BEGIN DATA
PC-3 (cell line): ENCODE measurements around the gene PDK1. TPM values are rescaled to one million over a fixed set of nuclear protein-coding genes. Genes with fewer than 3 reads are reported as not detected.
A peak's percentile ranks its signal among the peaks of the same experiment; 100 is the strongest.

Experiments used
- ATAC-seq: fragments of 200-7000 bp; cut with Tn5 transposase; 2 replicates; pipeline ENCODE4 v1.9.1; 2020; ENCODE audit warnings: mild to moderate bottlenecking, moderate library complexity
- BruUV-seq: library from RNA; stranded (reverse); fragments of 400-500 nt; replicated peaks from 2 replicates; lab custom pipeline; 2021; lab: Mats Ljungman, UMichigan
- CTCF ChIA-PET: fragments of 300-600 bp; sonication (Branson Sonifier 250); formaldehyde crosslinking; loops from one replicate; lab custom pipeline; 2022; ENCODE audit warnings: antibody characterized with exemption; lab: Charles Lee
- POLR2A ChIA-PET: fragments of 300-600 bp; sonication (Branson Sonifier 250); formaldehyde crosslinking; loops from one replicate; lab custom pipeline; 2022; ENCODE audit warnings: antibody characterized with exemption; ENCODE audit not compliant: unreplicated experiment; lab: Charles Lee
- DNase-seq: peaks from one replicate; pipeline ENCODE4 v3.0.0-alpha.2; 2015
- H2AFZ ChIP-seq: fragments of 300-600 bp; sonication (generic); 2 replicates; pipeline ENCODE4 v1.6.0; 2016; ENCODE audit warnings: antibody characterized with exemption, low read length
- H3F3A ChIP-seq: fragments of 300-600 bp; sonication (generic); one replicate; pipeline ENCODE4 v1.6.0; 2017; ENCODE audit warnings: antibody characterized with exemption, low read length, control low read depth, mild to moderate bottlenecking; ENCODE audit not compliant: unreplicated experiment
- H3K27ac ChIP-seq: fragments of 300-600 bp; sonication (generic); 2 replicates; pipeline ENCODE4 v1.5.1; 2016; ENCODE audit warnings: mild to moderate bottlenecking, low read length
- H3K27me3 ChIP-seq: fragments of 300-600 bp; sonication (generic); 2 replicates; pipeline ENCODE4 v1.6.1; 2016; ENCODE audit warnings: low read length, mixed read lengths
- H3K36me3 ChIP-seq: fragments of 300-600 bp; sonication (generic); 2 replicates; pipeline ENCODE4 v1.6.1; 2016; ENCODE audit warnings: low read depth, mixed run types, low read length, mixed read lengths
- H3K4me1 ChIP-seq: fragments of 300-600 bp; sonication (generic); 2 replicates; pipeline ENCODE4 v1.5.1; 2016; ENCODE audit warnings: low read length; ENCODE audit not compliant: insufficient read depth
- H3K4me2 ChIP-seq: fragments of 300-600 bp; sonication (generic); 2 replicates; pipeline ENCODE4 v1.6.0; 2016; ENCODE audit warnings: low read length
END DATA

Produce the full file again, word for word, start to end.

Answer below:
PC-3 (cell line): ENCODE measurements around the gene PDK1. TPM values are rescaled to one million over a fixed set of nuclear protein-coding genes. Genes with fewer than 3 reads are reported as not detected.
A peak's percentile ranks its signal among the peaks of the same experiment; 100 is the strongest.

Experiments used
- ATAC-seq: fragments of 200-7000 bp; cut with Tn5 transposase; 2 replicates; pipeline ENCODE4 v1.9.1; 2020; ENCODE audit warnings: mild to moderate bottlenecking, moderate library complexity
- BruUV-seq: library from RNA; stranded (reverse); fragments of 400-500 nt; replicated peaks from 2 replicates; lab custom pipeline; 2021; lab: Mats Ljungman, UMichigan
- CTCF ChIA-PET: fragments of 300-600 bp; sonication (Branson Sonifier 250); formaldehyde crosslinking; loops from one replicate; lab custom pipeline; 2022; ENCODE audit warnings: antibody characterized with exemption; lab: Charles Lee
- POLR2A ChIA-PET: fragments of 300-600 bp; sonication (Branson Sonifier 250); formaldehyde crosslinking; loops from one replicate; lab custom pipeline; 2022; ENCODE audit warnings: antibody characterized with exemption; ENCODE audit not compliant: unreplicated experiment; lab: Charles Lee
- DNase-seq: peaks from one replicate; pipeline ENCODE4 v3.0.0-alpha.2; 2015
- H2AFZ ChIP-seq: fragments of 300-600 bp; sonication (generic); 2 replicates; pipeline ENCODE4 v1.6.0; 2016; ENCODE audit warnings: antibody characterized with exemption, low read length
- H3F3A ChIP-seq: fragments of 300-600 bp; sonication (generic); one replicate; pipeline ENCODE4 v1.6.0; 2017; ENCODE audit warnings: antibody characterized with exemption, low read length, control low read depth, mild to moderate bottlenecking; ENCODE audit not compliant: unreplicated experiment
- H3K27ac ChIP-seq: fragments of 300-600 bp; sonication (generic); 2 replicates; pipeline ENCODE4 v1.5.1; 2016; ENCODE audit warnings: mild to moderate bottlenecking, low read length
- H3K27me3 ChIP-seq: fragments of 300-600 bp; sonication (generic); 2 replicates; pipeline ENCODE4 v1.6.1; 2016; ENCODE audit warnings: low read length, mixed read lengths
- H3K36me3 ChIP-seq: fragments of 300-600 bp; sonication (generic); 2 replicates; pipeline ENCODE4 v1.6.1; 2016; ENCODE audit warnings: low read depth, mixed run types, low read length, mixed read lengths
- H3K4me1 ChIP-seq: fragments of 300-600 bp; sonication (generic); 2 replicates; pipeline ENCODE4 v1.5.1; 2016; ENCODE audit warnings: low read length; ENCODE audit not compliant: insufficient read depth
- H3K4me2 ChIP-seq: fragments of 300-600 bp; sonication (generic); 2 replicates; pipeline ENCODE4 v1.6.0; 2016; ENCODE audit warnings: low read length